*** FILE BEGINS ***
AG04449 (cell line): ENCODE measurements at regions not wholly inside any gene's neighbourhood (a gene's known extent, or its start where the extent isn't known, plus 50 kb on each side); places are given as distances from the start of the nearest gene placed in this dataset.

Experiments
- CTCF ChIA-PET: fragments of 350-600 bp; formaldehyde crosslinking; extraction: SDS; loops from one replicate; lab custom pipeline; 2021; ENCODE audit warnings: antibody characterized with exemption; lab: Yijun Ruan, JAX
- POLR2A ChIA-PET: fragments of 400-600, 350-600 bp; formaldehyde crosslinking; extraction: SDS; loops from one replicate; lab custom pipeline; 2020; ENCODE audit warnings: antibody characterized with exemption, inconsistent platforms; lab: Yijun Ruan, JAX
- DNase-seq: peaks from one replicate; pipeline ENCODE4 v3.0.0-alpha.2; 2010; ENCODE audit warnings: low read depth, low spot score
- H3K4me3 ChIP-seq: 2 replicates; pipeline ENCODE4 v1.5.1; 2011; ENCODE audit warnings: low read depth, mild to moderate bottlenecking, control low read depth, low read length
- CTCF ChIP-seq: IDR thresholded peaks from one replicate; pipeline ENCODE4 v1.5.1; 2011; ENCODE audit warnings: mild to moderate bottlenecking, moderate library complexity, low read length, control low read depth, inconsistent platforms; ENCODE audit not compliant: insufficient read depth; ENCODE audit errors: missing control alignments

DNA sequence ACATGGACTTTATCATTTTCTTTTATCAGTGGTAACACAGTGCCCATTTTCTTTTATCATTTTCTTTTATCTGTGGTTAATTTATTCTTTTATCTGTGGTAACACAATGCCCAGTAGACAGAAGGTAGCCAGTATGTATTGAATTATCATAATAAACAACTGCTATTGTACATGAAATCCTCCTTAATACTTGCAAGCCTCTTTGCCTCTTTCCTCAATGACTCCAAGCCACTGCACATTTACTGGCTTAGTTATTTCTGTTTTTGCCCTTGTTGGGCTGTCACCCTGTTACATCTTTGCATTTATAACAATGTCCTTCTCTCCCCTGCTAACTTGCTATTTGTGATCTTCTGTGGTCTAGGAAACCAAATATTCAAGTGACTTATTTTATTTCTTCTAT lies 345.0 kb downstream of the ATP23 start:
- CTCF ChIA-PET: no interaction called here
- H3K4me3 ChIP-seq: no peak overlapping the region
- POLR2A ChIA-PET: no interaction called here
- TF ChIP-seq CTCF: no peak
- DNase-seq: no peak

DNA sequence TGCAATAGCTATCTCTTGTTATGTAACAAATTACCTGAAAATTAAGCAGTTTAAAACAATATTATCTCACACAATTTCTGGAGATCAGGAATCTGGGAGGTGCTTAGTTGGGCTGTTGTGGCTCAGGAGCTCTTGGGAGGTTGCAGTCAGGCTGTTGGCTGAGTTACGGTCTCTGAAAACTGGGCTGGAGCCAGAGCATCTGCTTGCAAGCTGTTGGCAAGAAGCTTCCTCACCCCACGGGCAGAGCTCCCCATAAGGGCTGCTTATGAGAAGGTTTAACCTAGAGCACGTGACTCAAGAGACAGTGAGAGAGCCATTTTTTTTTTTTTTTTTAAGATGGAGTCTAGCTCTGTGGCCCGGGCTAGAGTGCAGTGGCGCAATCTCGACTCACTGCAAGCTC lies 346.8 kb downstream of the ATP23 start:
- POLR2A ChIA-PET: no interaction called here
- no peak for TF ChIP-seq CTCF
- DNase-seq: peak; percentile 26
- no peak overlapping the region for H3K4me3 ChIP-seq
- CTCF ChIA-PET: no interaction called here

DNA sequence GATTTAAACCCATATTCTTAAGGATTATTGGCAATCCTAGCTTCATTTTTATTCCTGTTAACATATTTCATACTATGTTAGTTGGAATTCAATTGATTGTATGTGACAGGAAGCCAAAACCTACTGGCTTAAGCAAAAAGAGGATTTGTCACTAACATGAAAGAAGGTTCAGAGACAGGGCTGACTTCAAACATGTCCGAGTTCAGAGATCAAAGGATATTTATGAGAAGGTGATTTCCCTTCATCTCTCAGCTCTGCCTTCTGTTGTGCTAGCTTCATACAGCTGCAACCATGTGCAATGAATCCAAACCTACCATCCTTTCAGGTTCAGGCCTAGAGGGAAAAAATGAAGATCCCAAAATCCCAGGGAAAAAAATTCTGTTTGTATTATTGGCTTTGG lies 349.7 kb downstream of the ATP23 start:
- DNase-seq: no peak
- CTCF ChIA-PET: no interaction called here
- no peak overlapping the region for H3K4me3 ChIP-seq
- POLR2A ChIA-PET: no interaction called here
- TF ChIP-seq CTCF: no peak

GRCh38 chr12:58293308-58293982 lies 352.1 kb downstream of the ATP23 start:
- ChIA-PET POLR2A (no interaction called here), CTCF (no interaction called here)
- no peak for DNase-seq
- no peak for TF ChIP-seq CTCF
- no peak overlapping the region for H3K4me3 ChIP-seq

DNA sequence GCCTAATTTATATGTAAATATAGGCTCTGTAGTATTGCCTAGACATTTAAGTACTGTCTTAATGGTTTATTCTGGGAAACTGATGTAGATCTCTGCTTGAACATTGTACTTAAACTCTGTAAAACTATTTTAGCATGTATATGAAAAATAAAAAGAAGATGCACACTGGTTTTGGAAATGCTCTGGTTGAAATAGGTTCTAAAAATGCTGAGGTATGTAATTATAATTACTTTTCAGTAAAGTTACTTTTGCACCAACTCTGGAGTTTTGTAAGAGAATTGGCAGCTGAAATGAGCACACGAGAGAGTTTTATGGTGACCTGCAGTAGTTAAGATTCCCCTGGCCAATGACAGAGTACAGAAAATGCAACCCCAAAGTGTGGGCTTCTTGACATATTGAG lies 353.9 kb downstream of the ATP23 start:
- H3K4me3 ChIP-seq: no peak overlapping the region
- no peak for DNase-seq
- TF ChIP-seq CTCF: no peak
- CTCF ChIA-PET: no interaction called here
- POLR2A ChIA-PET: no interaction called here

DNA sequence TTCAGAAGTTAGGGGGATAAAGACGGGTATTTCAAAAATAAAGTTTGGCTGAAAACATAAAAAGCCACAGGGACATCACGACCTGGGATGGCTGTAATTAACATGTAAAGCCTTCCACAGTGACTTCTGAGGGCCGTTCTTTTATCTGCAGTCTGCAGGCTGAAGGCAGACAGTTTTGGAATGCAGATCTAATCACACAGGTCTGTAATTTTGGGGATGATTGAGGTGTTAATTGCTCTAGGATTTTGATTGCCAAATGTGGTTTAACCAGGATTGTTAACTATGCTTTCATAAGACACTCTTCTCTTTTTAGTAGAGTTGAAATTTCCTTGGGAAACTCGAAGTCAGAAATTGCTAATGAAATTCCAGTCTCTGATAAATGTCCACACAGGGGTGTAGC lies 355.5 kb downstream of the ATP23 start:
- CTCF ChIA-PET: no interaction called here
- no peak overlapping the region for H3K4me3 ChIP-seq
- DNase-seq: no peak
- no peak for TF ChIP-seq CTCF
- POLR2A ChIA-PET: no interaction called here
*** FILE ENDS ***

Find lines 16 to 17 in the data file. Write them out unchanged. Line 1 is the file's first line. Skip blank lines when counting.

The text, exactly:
- no peak for TF ChIP-seq CTCF
- DNase-seq: peak; percentile 26